Written by Van Do. Hanoi Grapevine re-posted with permission from The Factory Contemporary Arts Center. Please credit the sources when sharing
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I first met Linh Valerie Pham a few years ago when she just returned to Vietnam from the US, then bumped into her again at Nha San Collective where she contributed a performance piece to IN:ACT 2017 (an annual festival of performance art), and another time I sat with her at Manzi to discuss her upcoming personal project of experimental theatre. She soon founded the first puppet collective in Hanoi called ‘Mat Tran Ensemble’, carrying out many other community art projects simultaneously, one of their most recent projects being a one-month intimate travel to ethnic communities of their dear friends ‘The Pioneers’. Constantly, yet effortlessly, they are always doing something, always exuding the fullest of life. Being ‘alive’ is central to ‘Mat Tran Ensemble’ and Linh’s artistic language; with light, movement, breath, projection and shadow all casting life in their puppet beings. Excitement, and a congratulatory sense is mounting towards the long-awaited ‘Gạo’, a full-length theatrical play inspired by a historical point in Vietnam’s collective memory that is gradually swirling in oblivion,finally headed home (show dated June 29th at The Factory Contemporary Arts Center) after its voyages to New York and Yogyakarta.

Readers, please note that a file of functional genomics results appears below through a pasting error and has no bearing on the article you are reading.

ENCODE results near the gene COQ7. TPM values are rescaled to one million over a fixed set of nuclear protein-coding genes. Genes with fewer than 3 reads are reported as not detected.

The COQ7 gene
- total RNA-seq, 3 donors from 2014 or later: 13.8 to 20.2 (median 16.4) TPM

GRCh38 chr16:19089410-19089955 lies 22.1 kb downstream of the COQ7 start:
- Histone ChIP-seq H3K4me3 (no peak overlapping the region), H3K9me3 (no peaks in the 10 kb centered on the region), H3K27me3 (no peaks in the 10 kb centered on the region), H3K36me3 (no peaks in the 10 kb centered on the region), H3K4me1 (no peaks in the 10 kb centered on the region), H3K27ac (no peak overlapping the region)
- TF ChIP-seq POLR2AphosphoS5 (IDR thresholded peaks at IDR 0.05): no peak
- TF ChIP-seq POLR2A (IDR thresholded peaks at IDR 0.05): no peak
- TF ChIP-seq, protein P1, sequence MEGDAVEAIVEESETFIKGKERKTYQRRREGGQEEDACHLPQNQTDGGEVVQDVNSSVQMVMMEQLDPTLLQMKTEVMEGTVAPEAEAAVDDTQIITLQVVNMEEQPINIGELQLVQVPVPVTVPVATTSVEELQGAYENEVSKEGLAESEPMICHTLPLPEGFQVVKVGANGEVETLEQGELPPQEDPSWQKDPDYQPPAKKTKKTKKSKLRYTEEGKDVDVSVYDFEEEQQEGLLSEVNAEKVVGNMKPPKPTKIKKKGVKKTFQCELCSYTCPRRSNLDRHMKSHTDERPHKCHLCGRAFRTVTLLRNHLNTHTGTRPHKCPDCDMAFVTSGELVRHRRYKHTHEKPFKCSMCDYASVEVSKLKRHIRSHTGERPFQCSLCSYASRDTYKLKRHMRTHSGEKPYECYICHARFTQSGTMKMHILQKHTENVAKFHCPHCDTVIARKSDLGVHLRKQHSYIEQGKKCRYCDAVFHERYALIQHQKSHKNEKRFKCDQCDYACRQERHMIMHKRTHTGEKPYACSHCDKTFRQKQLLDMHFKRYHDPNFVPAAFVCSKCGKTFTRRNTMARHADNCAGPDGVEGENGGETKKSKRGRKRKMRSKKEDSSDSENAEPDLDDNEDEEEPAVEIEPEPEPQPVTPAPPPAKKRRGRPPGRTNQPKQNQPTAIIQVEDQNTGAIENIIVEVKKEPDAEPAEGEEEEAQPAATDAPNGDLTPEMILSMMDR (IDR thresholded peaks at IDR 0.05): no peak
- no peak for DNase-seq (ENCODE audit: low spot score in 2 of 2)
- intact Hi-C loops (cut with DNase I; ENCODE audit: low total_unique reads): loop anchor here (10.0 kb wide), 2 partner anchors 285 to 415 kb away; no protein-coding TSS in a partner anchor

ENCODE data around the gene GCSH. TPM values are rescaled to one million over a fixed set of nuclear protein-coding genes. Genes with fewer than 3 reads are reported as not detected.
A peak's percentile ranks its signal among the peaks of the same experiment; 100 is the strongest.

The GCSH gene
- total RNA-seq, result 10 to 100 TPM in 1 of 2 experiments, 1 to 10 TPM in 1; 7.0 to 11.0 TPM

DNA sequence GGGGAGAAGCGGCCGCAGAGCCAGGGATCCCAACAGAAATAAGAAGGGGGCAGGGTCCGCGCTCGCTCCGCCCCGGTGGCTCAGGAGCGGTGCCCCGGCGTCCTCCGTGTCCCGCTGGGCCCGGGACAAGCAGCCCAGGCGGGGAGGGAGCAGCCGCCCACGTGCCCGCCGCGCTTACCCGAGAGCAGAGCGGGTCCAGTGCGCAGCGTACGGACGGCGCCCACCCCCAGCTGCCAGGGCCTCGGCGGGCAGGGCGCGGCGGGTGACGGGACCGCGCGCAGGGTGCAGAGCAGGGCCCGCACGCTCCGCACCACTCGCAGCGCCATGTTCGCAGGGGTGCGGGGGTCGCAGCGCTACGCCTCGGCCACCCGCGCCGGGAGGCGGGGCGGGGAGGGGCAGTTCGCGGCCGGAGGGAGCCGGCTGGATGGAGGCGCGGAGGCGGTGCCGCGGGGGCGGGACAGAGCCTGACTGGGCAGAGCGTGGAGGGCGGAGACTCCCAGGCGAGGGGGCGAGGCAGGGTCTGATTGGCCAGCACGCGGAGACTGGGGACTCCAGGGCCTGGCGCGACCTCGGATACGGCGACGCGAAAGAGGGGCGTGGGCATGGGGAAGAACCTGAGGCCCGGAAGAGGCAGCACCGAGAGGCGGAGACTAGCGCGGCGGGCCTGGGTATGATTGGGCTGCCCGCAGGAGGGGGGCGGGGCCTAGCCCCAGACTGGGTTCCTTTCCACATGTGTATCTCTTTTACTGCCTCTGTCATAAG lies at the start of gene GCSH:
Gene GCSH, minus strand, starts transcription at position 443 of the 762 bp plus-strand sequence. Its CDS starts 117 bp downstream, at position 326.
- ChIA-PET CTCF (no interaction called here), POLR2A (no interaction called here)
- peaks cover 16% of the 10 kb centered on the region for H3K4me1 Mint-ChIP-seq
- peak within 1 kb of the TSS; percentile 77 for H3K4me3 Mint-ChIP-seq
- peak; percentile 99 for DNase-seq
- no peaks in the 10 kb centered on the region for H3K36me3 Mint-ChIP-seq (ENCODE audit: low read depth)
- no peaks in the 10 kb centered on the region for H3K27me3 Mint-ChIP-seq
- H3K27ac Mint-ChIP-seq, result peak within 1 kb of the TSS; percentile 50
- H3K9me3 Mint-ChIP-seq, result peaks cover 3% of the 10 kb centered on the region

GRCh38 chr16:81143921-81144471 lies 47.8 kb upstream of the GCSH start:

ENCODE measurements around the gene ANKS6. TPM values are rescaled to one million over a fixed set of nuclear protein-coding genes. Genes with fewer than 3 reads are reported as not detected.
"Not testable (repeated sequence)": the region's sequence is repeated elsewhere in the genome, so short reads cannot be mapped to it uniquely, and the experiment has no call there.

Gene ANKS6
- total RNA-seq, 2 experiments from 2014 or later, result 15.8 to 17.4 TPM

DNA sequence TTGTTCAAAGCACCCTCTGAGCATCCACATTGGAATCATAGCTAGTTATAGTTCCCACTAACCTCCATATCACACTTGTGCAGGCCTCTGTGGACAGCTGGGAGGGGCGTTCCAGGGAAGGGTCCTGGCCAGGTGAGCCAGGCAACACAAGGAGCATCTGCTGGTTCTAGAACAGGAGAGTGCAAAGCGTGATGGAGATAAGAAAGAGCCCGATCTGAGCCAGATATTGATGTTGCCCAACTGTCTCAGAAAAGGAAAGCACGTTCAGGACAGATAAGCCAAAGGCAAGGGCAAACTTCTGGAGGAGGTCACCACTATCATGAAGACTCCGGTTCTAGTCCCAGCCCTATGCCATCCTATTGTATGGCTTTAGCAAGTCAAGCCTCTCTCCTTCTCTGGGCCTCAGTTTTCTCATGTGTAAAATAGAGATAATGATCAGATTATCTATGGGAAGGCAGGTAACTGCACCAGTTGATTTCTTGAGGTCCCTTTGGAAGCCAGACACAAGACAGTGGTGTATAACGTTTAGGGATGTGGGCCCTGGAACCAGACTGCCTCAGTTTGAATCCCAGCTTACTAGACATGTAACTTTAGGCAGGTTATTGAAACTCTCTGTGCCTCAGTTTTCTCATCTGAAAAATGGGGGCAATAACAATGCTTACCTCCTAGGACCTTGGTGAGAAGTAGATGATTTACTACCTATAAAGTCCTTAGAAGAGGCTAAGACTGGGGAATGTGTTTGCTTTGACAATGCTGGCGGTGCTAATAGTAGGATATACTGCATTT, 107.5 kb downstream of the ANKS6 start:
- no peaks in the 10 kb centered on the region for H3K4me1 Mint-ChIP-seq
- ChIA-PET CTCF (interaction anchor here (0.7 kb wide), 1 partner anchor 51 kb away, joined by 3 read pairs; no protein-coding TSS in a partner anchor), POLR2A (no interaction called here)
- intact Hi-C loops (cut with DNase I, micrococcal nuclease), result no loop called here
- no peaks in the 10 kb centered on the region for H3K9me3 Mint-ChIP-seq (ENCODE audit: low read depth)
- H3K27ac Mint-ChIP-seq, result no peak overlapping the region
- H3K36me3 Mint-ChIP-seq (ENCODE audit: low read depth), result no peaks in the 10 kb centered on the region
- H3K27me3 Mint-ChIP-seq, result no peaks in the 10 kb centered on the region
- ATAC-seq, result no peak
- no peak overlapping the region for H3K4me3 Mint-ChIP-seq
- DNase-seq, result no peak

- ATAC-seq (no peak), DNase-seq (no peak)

Van Do (VD): What propelled you to the art of puppetry and that of Japanese Bunraku puppet tradition specifically?
Linh Valerie Pham (LVP): When I was studying at Sarah Lawrence College (USA), I had an opportunity to be trained under the guidance of the puppet artist Tom Lee (War Horse) and got to know Prof. Dan Hurlin, both of whom are pioneers in American contemporary puppetry. Both of them were majorly influenced by Bunraku, the Japanese traditional puppet theatre – especially my teacher Tom Lee, who studied under the fifth generation of Kuruma Ningyo puppet theatre, sensei Koryu Nishikawa V. Therefore, it is inevitable that I got much inspiration from Japanese puppetry.